President Barack Obama unveiled his plan to tackle greenhouse gas emissions from coal-fired power plants on Monday, potentially kicking off a legal battle between regulators and coal industry supporters.
Calling the plan "the single most important step America has ever taken in the fight against global climate change," Obama emphasized that the regulation was about the present—not just the predictions of forward-looking models.
"Climate change is no longer just about the future we're predicting for our children or our grandchildren, it's about the reality that we're living with every day—right now," Obama said, adding that stronger storms, deeper droughts and more frequent floods are the results of the environmental shift.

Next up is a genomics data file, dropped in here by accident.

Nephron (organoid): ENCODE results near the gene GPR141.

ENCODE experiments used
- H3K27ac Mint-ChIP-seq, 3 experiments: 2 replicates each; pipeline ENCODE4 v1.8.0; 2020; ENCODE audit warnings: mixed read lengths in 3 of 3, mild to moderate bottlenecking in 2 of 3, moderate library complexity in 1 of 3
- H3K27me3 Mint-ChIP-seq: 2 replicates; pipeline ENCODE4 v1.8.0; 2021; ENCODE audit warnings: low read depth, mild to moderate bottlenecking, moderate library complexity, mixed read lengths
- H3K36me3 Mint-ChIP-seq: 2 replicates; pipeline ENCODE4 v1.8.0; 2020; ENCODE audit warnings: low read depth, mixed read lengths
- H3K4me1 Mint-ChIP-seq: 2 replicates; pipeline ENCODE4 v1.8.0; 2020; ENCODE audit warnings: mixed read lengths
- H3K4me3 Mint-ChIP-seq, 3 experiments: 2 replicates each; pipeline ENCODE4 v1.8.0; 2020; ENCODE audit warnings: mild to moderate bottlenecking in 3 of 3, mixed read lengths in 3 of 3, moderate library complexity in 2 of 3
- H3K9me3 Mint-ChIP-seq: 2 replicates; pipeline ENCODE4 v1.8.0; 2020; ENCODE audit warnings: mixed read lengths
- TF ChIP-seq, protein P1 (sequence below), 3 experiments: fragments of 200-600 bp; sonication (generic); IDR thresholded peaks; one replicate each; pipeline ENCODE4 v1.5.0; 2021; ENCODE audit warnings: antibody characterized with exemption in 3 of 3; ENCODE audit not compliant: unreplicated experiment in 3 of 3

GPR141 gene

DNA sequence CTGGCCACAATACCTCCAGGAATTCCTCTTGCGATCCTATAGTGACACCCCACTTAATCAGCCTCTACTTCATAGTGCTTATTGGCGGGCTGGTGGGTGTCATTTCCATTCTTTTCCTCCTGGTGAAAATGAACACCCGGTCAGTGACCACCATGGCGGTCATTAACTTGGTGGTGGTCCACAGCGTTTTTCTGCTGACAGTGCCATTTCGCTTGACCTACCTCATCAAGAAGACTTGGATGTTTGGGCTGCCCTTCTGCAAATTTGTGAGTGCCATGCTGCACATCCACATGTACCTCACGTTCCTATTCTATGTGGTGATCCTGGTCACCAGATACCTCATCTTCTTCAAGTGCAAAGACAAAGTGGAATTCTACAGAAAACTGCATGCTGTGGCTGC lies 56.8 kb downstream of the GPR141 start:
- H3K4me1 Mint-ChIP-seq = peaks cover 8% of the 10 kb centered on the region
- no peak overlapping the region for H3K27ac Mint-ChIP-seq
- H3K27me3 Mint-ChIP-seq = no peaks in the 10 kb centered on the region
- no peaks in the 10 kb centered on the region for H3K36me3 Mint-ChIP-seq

"This is one of those rare issues—because of its magnitude, because of its scope—that if we don't get it right, we might not be able to reverse, and we may not be able to adapt sufficiently. There is such a thing as being too late when it comes to climate change," the president said, later adding that "we can solve this thing, but we have to get going."